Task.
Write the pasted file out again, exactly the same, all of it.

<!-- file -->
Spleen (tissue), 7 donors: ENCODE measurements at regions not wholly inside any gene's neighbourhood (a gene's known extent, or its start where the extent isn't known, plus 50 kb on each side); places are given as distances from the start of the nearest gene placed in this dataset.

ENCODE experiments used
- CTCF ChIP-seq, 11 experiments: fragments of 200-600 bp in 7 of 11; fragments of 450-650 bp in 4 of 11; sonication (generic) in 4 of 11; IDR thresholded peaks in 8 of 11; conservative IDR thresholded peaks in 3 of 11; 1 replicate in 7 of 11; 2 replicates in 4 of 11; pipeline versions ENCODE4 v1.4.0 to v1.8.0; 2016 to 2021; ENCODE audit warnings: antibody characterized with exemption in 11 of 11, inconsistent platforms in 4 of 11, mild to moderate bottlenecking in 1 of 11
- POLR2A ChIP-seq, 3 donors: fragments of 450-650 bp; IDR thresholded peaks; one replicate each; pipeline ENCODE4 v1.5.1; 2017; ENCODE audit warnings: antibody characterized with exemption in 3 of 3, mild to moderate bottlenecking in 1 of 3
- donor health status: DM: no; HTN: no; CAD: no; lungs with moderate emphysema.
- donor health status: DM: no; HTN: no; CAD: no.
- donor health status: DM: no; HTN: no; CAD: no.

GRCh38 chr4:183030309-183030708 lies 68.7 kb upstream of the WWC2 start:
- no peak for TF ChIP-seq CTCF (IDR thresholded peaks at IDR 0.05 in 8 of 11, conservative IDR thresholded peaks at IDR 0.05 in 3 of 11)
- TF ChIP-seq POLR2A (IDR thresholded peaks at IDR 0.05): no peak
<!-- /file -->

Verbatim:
Spleen (tissue), 7 donors: ENCODE measurements at regions not wholly inside any gene's neighbourhood (a gene's known extent, or its start where the extent isn't known, plus 50 kb on each side); places are given as distances from the start of the nearest gene placed in this dataset.

ENCODE experiments used
- CTCF ChIP-seq, 11 experiments: fragments of 200-600 bp in 7 of 11; fragments of 450-650 bp in 4 of 11; sonication (generic) in 4 of 11; IDR thresholded peaks in 8 of 11; conservative IDR thresholded peaks in 3 of 11; 1 replicate in 7 of 11; 2 replicates in 4 of 11; pipeline versions ENCODE4 v1.4.0 to v1.8.0; 2016 to 2021; ENCODE audit warnings: antibody characterized with exemption in 11 of 11, inconsistent platforms in 4 of 11, mild to moderate bottlenecking in 1 of 11
- POLR2A ChIP-seq, 3 donors: fragments of 450-650 bp; IDR thresholded peaks; one replicate each; pipeline ENCODE4 v1.5.1; 2017; ENCODE audit warnings: antibody characterized with exemption in 3 of 3, mild to moderate bottlenecking in 1 of 3
- donor health status: DM: no; HTN: no; CAD: no; lungs with moderate emphysema.
- donor health status: DM: no; HTN: no; CAD: no.
- donor health status: DM: no; HTN: no; CAD: no.

GRCh38 chr4:183030309-183030708 lies 68.7 kb upstream of the WWC2 start:
- no peak for TF ChIP-seq CTCF (IDR thresholded peaks at IDR 0.05 in 8 of 11, conservative IDR thresholded peaks at IDR 0.05 in 3 of 11)
- TF ChIP-seq POLR2A (IDR thresholded peaks at IDR 0.05): no peak